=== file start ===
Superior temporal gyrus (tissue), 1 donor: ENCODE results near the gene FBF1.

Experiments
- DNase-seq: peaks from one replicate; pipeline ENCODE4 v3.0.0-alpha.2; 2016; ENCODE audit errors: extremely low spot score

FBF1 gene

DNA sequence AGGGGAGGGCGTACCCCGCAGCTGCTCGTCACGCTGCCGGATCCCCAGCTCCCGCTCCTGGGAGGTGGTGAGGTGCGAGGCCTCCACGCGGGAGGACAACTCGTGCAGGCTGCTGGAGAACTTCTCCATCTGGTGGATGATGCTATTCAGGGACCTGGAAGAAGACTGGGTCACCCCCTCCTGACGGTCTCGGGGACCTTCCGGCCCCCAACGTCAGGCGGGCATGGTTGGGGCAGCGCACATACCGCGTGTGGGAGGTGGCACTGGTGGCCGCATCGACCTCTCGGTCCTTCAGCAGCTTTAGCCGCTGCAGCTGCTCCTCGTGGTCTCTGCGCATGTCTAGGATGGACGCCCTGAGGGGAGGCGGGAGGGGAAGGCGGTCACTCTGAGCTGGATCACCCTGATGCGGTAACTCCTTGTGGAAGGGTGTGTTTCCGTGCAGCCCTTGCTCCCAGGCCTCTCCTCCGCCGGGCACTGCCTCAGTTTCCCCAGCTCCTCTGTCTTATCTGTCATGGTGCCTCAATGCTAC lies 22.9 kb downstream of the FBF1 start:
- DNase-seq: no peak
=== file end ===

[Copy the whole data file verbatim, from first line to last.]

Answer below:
Superior temporal gyrus (tissue), 1 donor: ENCODE results near the gene FBF1.

Experiments
- DNase-seq: peaks from one replicate; pipeline ENCODE4 v3.0.0-alpha.2; 2016; ENCODE audit errors: extremely low spot score

FBF1 gene

DNA sequence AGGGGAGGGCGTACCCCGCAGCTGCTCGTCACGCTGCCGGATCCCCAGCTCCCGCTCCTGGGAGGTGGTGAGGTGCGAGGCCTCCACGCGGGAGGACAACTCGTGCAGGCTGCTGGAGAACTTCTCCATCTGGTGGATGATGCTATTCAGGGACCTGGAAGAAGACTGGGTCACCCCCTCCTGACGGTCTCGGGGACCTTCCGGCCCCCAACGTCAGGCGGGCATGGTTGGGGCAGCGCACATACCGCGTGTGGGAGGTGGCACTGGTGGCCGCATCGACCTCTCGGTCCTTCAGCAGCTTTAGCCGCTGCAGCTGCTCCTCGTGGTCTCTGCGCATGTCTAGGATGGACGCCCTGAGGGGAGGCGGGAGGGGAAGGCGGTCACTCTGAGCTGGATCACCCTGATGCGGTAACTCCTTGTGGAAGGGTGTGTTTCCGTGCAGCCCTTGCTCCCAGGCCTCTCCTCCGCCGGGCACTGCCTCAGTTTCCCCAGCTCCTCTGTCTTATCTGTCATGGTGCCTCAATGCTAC lies 22.9 kb downstream of the FBF1 start:
- DNase-seq: no peak